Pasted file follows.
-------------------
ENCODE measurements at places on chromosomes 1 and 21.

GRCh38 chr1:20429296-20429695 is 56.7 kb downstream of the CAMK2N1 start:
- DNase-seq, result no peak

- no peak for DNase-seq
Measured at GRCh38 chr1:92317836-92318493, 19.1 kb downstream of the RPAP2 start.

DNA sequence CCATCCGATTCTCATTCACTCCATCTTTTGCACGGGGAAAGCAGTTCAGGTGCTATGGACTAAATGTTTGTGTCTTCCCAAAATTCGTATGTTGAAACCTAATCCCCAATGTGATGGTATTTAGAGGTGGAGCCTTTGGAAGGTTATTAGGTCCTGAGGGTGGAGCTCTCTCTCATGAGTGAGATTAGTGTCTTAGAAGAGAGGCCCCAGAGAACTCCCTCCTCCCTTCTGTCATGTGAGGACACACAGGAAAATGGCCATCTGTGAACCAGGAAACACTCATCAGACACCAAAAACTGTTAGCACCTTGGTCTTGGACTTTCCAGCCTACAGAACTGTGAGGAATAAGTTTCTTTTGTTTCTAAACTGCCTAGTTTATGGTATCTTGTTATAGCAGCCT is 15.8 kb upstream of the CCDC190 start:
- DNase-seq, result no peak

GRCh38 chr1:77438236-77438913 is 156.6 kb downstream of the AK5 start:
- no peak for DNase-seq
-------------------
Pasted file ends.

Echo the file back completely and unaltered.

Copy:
ENCODE measurements at places on chromosomes 1 and 21.

GRCh38 chr1:20429296-20429695 is 56.7 kb downstream of the CAMK2N1 start:
- DNase-seq, result no peak

- no peak for DNase-seq
Measured at GRCh38 chr1:92317836-92318493, 19.1 kb downstream of the RPAP2 start.

DNA sequence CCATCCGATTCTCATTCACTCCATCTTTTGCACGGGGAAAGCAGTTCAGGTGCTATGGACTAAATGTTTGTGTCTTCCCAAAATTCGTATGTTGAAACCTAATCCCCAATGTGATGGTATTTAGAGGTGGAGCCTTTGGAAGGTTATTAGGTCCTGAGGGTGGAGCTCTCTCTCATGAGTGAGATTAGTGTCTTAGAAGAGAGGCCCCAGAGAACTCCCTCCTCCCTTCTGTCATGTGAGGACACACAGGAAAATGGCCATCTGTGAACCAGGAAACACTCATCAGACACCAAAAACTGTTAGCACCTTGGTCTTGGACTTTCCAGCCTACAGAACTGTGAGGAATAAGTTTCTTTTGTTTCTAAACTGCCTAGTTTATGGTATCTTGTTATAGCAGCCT is 15.8 kb upstream of the CCDC190 start:
- DNase-seq, result no peak

GRCh38 chr1:77438236-77438913 is 156.6 kb downstream of the AK5 start:
- no peak for DNase-seq